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A man in Japan has been arrested after he was caught selling modified versions of The Legend of Zelda: Breath of the Wild. The 27-year-old was selling data from the game so his customers would be able to play with an "ultimate" version of Nintendo's 2017 adventure. He was directly violating the Unfair Competition Prevention Act, was passed two years ago, which is why he could be apprehended.
According to Dexerto, and originally reported by the Broadcasting System of Niigata, Ichimin Sho was selling data for Nintendo's game that would either give the player the best stats and items or be custom built to the player's liking. He was making quite a hefty amount from providing this service to players and apparently made upwards of 10 million yen, or $90k USD.
Breath of the Wild has a sequel in the works that we can't wait to get our hands on...
Sho admitted to selling this data to customers, according to the original report, earning 10 million yen over the course of a year and a half, dating back to December 2019. He wasn't just trading in Zelda files, either, but other Nintendo titles. The police also made a statement, basically asking people to not engage with the individuals who are selling these sorts of products as it is a clear violation of the Unfair Competition Prevention Act.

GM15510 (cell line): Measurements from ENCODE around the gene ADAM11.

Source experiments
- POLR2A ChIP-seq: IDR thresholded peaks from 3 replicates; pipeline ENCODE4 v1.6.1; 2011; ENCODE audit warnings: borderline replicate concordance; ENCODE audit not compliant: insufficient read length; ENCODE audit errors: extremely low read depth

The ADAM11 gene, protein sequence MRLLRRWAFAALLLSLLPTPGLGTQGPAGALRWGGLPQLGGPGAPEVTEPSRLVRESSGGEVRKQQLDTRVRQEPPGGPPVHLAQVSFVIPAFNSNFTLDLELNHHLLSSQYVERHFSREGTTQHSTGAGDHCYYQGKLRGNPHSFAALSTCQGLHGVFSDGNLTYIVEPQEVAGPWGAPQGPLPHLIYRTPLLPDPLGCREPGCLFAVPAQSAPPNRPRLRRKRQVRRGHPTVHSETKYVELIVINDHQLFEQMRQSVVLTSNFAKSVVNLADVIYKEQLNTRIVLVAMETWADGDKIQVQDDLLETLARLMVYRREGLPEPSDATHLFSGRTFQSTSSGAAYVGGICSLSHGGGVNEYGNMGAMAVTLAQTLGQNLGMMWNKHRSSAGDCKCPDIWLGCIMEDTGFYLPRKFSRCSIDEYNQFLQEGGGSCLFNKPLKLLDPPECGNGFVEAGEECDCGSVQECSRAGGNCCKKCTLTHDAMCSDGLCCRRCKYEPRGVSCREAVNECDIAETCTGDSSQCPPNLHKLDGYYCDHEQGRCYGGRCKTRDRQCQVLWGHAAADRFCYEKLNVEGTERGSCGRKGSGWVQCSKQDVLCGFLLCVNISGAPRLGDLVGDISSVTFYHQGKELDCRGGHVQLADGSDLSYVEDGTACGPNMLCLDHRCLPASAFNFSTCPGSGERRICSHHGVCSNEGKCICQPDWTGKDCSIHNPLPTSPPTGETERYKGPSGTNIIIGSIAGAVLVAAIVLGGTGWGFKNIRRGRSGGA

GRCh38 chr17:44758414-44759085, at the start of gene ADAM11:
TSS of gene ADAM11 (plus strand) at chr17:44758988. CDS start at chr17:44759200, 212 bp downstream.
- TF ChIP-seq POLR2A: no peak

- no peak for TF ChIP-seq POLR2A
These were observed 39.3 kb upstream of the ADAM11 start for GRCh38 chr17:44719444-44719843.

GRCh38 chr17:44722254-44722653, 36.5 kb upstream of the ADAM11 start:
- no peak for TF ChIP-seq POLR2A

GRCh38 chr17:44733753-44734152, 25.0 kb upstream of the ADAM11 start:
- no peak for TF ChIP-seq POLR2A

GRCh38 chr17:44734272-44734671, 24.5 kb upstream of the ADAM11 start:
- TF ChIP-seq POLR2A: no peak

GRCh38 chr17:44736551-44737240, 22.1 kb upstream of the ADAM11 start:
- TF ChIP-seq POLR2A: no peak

According to METI (Ministry of Economy, Trade and Industry), the Unfair Competition Prevention Act "regulates infringement of trade secrets, unfair usage of a well-known sign, misleading representation regarding the place of origin, imitation of the configuration of a third party's product, etc." It's part of intellectual property law, and it's no surprise that it's within the interests of the police or Nintendo in keeping something like The Legend of Zelda: Breath of the Wild untarnished by these hacks. It's a huge property, and while it's a game that's been modded aplenty, this arrest sends a clear message not to profit from this kind of activity.
Nintendo is particularly stringent with its handling of intellectual property - it's currently in court trying to prevent a ROM site ever seeing the light of day after a $50 dollar fee was late.
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